(Time Shift: I wrote most of this last week, didn't finish it and forgot about it until Auntie Burl posted a link about the crash on Facebook- she'd navigated it less than ten minutes after the event. I finished it up today but was too lazy to go through and change all the tenses.)
Contrary to his habit of late Fuss slept through the morning while I cleaned house & packed books, and when finished I light footed it down the stairs & out the the door without waking him. Even though I know he hates waking up to find me gone, which is why he's started waking up earlier.
Or so he'd explained to me the other morning.
But with him everything takes forever, particularly goodbyes, and I needed to leave right that minute lest I miss the opening bell at the outlet and cede a head start to the other Junk Ghouls who also make their living off the detritus sifting through the floorboards of our capitalist wonderland.
So, off I went.
Only to run aground on a sandbar of becalmed traffic backed up over the hill past the cemetery.
My immediate response was to curse loudly and creatively, which seems to be the genetic imperative of the species when thwarted on the road.
Then I considered causes. It was too far out of town for sewer construction, so...car crash. Mom had always called the hill I was ever so slowly cresting "Dead Man's Curve", and I'd seen my share of wrecks there during childhood commutes into town. While they'd eventually pulled its fangs by grading off the peak, widening the road and straightening out the curve, her label stuck.
Our vehicular tide eventually crested the hill and was greeted by a multicolored haze of spinning emergency lights.
There's something inherently eerie about siren lights without sirens, and it larded my decent with ever greater foreboding. A dozen police cars, multiple ambulances, several trucks, traffic at a standstill for miles, everything but the lights moving in slow motion, all urgency spent.
With a sick cramp in my gut I inched past the first wreck, a red car that now looked like nothing so much as a crushed cigarette butt- it made a cautionary display high up on the pedestal of a flatbed tow truck. The one still in the ditch hadn't fared much better and the question of fatalities seemed to be not if, but how many. The third involved vehicle was the only one still looking more car than abstract sculpture.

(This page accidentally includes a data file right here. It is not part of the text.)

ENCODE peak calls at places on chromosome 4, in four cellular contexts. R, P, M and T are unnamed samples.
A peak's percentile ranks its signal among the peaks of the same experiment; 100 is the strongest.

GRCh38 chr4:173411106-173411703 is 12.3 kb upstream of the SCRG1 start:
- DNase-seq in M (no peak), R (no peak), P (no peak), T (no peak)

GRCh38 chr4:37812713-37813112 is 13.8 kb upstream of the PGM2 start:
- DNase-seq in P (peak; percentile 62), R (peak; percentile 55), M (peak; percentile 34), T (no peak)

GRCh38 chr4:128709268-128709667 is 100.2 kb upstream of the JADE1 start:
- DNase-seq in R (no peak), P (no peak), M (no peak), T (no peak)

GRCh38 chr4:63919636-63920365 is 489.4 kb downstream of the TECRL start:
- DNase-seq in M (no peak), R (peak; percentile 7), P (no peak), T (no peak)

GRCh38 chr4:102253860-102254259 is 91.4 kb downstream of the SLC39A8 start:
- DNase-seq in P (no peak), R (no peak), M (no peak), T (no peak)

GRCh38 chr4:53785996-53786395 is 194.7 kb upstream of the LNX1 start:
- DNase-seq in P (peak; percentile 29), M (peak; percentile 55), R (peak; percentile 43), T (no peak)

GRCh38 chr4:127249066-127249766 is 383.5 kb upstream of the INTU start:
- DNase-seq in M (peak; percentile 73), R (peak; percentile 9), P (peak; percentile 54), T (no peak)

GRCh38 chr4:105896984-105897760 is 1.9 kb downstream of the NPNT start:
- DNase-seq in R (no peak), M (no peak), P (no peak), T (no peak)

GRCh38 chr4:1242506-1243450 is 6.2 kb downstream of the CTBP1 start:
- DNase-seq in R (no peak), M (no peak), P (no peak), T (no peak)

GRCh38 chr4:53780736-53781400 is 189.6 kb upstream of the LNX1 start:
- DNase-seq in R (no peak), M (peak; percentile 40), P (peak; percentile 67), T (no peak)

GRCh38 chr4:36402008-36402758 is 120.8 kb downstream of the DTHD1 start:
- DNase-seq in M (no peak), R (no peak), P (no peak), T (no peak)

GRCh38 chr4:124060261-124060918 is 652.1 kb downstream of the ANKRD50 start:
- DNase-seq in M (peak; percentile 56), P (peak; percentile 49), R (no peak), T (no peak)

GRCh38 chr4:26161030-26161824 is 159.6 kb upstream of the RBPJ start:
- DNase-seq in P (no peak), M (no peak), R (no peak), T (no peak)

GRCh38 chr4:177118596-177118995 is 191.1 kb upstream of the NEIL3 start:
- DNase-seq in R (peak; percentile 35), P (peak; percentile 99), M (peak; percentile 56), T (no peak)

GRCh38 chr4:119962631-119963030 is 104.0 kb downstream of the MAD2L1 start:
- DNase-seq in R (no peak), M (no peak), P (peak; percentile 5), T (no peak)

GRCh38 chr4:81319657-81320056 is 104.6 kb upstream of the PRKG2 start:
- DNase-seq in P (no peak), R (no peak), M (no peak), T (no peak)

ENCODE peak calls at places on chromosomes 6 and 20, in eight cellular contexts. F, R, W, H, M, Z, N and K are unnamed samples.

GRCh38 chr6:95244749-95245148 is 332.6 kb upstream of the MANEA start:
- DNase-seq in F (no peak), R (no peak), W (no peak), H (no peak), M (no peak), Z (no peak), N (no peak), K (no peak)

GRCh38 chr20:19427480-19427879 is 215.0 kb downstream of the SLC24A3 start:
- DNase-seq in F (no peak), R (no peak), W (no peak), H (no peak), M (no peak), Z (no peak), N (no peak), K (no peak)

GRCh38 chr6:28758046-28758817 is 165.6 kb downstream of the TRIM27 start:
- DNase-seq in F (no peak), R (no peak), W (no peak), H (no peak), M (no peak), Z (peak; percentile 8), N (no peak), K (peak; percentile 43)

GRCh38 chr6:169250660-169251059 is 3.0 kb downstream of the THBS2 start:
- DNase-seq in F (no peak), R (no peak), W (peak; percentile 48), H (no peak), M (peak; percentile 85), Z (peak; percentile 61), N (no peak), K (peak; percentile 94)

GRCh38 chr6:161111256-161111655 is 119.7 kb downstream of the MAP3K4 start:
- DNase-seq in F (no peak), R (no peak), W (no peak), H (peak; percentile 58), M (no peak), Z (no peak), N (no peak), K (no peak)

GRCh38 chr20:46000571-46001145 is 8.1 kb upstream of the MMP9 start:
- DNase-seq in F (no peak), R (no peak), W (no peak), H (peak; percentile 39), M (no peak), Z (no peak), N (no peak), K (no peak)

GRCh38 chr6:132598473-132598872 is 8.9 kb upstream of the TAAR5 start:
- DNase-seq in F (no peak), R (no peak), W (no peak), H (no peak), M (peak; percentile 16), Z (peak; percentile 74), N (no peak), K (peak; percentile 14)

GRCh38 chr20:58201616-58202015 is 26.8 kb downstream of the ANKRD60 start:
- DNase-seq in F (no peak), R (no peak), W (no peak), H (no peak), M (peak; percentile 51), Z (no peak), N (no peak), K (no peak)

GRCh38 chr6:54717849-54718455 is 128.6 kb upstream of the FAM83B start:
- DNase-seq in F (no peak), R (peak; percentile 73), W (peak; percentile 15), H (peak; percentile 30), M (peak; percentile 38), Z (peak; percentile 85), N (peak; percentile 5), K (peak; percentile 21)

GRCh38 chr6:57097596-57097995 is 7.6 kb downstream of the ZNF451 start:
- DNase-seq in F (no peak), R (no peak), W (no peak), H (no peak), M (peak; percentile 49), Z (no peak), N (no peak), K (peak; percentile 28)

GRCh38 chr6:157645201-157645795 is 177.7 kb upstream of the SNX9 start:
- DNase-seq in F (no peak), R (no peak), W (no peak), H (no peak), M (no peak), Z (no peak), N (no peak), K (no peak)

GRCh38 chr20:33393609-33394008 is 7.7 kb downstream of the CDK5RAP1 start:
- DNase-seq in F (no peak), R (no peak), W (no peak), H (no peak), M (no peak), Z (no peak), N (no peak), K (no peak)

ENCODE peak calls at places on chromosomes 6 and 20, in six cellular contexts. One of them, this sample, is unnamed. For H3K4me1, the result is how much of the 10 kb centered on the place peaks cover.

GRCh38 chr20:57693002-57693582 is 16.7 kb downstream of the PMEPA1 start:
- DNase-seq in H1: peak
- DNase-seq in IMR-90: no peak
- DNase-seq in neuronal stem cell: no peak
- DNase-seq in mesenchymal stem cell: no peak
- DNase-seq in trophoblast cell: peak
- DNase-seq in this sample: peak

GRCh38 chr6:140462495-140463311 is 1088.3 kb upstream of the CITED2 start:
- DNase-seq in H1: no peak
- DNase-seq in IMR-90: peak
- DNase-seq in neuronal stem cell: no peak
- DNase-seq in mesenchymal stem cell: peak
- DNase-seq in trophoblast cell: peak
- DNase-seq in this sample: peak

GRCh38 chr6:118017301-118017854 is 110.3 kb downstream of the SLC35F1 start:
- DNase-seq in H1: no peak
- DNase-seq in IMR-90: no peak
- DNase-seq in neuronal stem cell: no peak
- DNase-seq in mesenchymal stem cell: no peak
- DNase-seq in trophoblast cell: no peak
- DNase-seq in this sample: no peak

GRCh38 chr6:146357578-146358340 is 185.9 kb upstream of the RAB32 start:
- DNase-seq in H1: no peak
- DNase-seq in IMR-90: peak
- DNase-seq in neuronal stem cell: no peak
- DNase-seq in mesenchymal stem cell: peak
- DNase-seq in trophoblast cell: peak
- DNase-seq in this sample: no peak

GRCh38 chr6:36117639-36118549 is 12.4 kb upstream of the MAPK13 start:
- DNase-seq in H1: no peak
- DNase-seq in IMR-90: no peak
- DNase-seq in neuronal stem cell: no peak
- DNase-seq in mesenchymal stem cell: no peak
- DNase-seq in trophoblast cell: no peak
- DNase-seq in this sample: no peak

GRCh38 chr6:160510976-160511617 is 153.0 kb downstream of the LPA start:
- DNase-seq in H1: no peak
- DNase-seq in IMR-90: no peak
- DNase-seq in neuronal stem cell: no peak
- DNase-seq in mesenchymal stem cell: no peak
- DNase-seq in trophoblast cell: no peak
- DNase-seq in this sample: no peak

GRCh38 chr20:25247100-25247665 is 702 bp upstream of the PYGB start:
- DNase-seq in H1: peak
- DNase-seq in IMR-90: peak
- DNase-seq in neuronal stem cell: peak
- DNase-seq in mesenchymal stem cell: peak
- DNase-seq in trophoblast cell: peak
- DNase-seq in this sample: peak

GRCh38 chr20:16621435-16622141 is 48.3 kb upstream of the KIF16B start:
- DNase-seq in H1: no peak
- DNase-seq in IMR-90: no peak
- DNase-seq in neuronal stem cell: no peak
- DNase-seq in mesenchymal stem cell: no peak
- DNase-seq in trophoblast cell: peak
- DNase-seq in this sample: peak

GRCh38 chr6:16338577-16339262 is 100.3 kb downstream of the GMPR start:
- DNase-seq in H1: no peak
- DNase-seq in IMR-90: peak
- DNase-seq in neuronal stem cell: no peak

As uniformed personnel directed our convoy through the gamut of ruin with blank, professional precision I made the story about me, another seeming genetic imperative. What if I'd been earlier? Our own invincibility in daily life is assumed, but even the most able & cautious among us are vulnerable to a myriad of woes we have no more influence over than we have dominion over moonrise and sunset. Simple day to day existence requires a certain level of denial, with unlikely possibilities and outcomes fudged, blurred out, smeared off to the margins of our life story, there to be ignored.
How could I have crept out on Fuss? What becomes of his life when something which deeply and irrationally concerns him actually happens?
Dada went to work...and never came home.
Although this is mildly irrational, because if I wake him up, shower him with love and THEN get mowed down...is that any better? Maybe in that therapy sort of way that something concrete you can come to grips with is better than flailing in a void.
Anyway, rub,smear, shove...exile that thought to the margins.
At last I exited the accident's malign zone of influence. A construction worker heading the other way had climbed out of his truck and braced himself on the front bumper, phone held high to take a photo, a memento of the unthinkable.
It turns out that the driver of the crushed red cigarette was heading home drunk at 7:30am, veered into oncoming traffic and wiped out the car in the ditch before inflicting incidental damage to lucky number three. I was thoroughly gobsmacked to discover all parties had survived- the drunk untouched (of course- drunks always safely, bonelessly flop through accidents which decimate the aware and responsible,), the 60 year old woman who's car ended up in the ditch in serious condition with a variety of injuries, and lucky number three treated & released at the scene.
I called Fuss when I got to work, apologized for skipping out on him and promised it wouldn't happen again.